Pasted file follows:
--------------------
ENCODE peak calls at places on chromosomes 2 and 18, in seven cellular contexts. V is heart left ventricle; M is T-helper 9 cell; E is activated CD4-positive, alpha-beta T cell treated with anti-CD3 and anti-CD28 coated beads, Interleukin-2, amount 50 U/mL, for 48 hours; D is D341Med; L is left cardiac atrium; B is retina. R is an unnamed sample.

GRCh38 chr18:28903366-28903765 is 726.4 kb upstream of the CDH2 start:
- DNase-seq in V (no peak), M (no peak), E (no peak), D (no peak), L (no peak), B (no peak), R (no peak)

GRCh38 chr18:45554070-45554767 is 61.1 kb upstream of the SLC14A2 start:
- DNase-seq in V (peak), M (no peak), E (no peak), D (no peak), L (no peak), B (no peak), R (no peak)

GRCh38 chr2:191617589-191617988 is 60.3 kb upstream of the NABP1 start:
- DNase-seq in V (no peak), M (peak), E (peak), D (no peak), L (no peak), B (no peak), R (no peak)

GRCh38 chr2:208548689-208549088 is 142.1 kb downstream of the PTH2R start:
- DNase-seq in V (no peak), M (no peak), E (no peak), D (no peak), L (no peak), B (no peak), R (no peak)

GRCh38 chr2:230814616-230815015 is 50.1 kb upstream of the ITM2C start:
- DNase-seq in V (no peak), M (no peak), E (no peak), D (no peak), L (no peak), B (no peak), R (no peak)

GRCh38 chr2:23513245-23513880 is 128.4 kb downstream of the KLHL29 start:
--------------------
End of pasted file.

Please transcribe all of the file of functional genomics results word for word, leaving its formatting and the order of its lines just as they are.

ENCODE peak calls at places on chromosomes 2 and 18, in seven cellular contexts. V is heart left ventricle; M is T-helper 9 cell; E is activated CD4-positive, alpha-beta T cell treated with anti-CD3 and anti-CD28 coated beads, Interleukin-2, amount 50 U/mL, for 48 hours; D is D341Med; L is left cardiac atrium; B is retina. R is an unnamed sample.

GRCh38 chr18:28903366-28903765 is 726.4 kb upstream of the CDH2 start:
- DNase-seq in V (no peak), M (no peak), E (no peak), D (no peak), L (no peak), B (no peak), R (no peak)

GRCh38 chr18:45554070-45554767 is 61.1 kb upstream of the SLC14A2 start:
- DNase-seq in V (peak), M (no peak), E (no peak), D (no peak), L (no peak), B (no peak), R (no peak)

GRCh38 chr2:191617589-191617988 is 60.3 kb upstream of the NABP1 start:
- DNase-seq in V (no peak), M (peak), E (peak), D (no peak), L (no peak), B (no peak), R (no peak)

GRCh38 chr2:208548689-208549088 is 142.1 kb downstream of the PTH2R start:
- DNase-seq in V (no peak), M (no peak), E (no peak), D (no peak), L (no peak), B (no peak), R (no peak)

GRCh38 chr2:230814616-230815015 is 50.1 kb upstream of the ITM2C start:
- DNase-seq in V (no peak), M (no peak), E (no peak), D (no peak), L (no peak), B (no peak), R (no peak)

GRCh38 chr2:23513245-23513880 is 128.4 kb downstream of the KLHL29 start: